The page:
Criminal Trident Pack: IPC, CrPC and IEA by Sr. Adv. G.S Shukla and Adv. Raghav Arora
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“Can anticipatory bail order be reviewed?” This is the question which has posed before the Supreme Court after it issued a notice to Guwahati High Court relating a order by which the grant of the anticipatory bail to the petitioner was called into question.


In the case of Anil Hoque Molla v. the State of Assam:

  • Accused Anil Hoque Molla has been involved in a cheating case.
  • He was granted anticipatory bail by the Guwahati High Court on 13th November 2019.
  • In March 2020, the court issued a notice which directed the accused to show cause why bail granted be not cancelled.
  • The accused then approached the Apex Court contending that though he was granted bail earlier, another judge has proceeded to issue notice to him on the premise that the bail was granted erroneously earlier.
  • It is contended that there is no such power of review in such a matter and this the nail already granted could not have been reviewed in this manner by another judge on the judicial side.


  • Though the term ‘anticipatory bail’ is not defined in the Code of Criminal Procedure,in general parlance it refers to a direction by the court to grant bail to a person evenbefore his arrest, that is, someone who is anticipating his arrest.
  • Application under Section 438 requests for merely an order passed by the court torelease the applicant on bail in event of his arrest. Thus, the order grantinganticipatory bail becomes operative only when arrest is made.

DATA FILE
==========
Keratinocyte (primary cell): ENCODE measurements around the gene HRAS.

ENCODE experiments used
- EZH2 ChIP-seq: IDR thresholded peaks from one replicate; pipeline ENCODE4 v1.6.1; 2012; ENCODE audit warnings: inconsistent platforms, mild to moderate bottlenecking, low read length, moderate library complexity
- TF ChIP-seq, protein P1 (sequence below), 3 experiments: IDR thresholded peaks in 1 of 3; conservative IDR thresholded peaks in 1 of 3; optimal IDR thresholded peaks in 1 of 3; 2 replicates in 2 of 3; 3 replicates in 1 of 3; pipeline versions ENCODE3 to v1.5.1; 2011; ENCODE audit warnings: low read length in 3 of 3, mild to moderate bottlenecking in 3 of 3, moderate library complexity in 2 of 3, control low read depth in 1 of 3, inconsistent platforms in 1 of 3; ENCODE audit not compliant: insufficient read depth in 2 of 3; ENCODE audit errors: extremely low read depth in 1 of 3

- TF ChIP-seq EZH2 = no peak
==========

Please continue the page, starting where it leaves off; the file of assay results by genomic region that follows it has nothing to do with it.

• Section 438 lays down the law with regard to grant of Anticipatory bail. Sub-section(1) of Section 438 empowers the High Court and the Court of Session to grantanticipatory bail through an application to be filed by a person who has reason tobelieve that he may be arrested on an accusation of commission of a non-bailable offence.


Staying the proceedings against the accused before the High Court, the bench comprising Justices Sanjay Kishan Kaul and KM Joseph issued notice in theSLP

  • Kerala High Court in a recent judgement observed that an order passed by the High Court in criminal jurisdiction can be recalled by invoking the powers under Section 482 Cr.P.C, if legal grounds are properly established by the party. The High Court had recalled a bail order on the ground that the de-facto complainant was not heard and his application for implementation is pending at the time of disposal of the bail application.
  • The Court recorded in its order,

"It is her submission that there is no such power of review in such a matter and thus the bail already granted could not have been reviewed in this manner by another Learned judge on the judicial side.”

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